Andy Goldsworthy, "Roof," National Gallery of Art (East Building), under construction, 2/12/05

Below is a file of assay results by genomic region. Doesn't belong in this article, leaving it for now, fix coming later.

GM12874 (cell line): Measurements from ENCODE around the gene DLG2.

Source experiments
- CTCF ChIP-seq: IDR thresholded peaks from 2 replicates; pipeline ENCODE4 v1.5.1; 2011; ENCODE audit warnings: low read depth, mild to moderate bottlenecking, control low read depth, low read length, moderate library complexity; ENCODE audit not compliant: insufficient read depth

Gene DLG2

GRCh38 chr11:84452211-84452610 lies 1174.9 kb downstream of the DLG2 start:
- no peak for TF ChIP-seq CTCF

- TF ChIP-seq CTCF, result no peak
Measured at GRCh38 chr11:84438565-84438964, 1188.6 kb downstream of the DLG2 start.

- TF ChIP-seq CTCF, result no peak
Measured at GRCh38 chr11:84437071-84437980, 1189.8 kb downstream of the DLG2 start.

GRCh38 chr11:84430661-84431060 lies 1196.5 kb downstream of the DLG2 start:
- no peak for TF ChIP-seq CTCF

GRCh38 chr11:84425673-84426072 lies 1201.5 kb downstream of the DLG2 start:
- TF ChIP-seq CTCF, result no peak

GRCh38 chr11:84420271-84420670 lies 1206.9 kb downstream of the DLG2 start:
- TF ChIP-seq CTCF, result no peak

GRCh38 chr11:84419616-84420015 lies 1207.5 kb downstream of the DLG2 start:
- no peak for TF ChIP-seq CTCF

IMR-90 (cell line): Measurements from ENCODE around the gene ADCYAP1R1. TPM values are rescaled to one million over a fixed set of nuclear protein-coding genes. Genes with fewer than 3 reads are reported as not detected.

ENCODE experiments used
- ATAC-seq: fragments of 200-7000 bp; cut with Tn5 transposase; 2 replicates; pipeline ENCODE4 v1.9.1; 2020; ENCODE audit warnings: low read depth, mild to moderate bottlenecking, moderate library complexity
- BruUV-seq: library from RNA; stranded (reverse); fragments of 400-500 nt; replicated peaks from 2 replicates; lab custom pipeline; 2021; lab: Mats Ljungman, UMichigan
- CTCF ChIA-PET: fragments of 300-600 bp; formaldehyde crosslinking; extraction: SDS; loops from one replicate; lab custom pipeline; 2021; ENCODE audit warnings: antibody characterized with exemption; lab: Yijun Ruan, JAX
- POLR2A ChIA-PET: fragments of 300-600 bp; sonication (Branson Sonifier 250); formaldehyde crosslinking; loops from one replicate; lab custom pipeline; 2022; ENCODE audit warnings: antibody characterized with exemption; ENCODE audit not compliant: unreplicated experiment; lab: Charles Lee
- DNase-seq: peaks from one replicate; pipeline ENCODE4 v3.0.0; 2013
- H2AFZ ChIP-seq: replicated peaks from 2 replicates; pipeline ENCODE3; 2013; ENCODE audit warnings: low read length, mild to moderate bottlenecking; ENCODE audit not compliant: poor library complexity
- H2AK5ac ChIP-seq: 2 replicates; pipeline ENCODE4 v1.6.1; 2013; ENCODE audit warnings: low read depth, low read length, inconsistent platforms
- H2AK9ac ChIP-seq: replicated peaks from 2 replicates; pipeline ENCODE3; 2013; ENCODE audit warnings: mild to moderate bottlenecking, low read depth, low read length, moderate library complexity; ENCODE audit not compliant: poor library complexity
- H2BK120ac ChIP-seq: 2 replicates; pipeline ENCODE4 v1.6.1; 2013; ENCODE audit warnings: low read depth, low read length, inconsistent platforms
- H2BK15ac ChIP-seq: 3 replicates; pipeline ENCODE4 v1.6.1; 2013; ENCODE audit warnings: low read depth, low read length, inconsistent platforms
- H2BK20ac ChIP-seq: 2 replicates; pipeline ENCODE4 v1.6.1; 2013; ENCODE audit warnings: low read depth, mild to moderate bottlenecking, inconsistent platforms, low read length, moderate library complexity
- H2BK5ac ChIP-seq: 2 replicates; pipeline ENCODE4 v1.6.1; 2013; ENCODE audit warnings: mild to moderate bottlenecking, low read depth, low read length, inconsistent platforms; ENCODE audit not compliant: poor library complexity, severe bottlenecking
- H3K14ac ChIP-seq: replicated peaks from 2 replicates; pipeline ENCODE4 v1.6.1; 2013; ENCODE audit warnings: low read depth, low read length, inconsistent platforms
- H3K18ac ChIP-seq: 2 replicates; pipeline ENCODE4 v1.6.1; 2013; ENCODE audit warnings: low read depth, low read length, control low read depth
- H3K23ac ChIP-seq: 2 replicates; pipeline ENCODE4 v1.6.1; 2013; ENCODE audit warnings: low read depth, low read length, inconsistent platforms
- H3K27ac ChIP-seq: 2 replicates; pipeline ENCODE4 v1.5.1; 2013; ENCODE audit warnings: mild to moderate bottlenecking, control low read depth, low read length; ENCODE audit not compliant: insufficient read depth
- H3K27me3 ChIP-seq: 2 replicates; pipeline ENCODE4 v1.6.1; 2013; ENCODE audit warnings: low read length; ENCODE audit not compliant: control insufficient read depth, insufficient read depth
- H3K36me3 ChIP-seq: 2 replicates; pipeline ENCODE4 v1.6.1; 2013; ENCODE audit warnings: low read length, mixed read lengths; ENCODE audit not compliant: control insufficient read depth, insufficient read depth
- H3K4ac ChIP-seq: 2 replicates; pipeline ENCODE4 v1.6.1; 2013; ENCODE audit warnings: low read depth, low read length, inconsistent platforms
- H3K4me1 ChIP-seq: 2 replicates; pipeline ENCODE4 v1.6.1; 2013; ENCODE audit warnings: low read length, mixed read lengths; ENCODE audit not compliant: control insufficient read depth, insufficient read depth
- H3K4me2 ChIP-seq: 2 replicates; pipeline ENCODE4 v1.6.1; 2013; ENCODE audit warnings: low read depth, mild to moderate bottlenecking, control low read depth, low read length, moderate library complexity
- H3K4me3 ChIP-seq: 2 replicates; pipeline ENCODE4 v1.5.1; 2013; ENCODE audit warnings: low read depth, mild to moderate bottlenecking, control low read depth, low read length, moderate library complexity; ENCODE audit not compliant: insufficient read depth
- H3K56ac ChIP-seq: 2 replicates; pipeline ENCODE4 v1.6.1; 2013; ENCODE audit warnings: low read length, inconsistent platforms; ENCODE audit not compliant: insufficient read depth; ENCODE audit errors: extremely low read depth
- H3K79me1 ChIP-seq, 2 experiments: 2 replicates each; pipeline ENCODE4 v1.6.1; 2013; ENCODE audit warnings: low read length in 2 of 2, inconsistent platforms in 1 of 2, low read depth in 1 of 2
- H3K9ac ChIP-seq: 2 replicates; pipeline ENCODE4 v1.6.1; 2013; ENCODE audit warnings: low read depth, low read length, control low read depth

"Roof" is a series of interconnected structures constructed of Buckingham (Virginia) Slate by a team of "wallers," including four craftsmen from England who specialize in building the dry-stone walls that divide fields in the northern and western farmlands, especially Cumbria. These bee-hive-like domes are constructed by layering the slates in layers, each of which differs only slightly from the one before or after it. This mimics the way slate, itself, forms in layers, each of whose surface features resemble (with slight shifts in pattern) the features of the adjacent layer. In the foreground, a large piece of unworked slate reveals the "slating" Lévi-Strauss says one can find in episodic variations or character shifts encountered in sequences of related folk tales that retell the same deeply structured "myth." A more modern adaptation of this notion of the tales' "drift" from one version to another is Paul Zumthor's "mouvance," a term he invented to describe how Medieval narratives vary from earlier to later versions. Modern architectural design can exhibit the same "drift" of mouvance to produce new artifacts from old designs.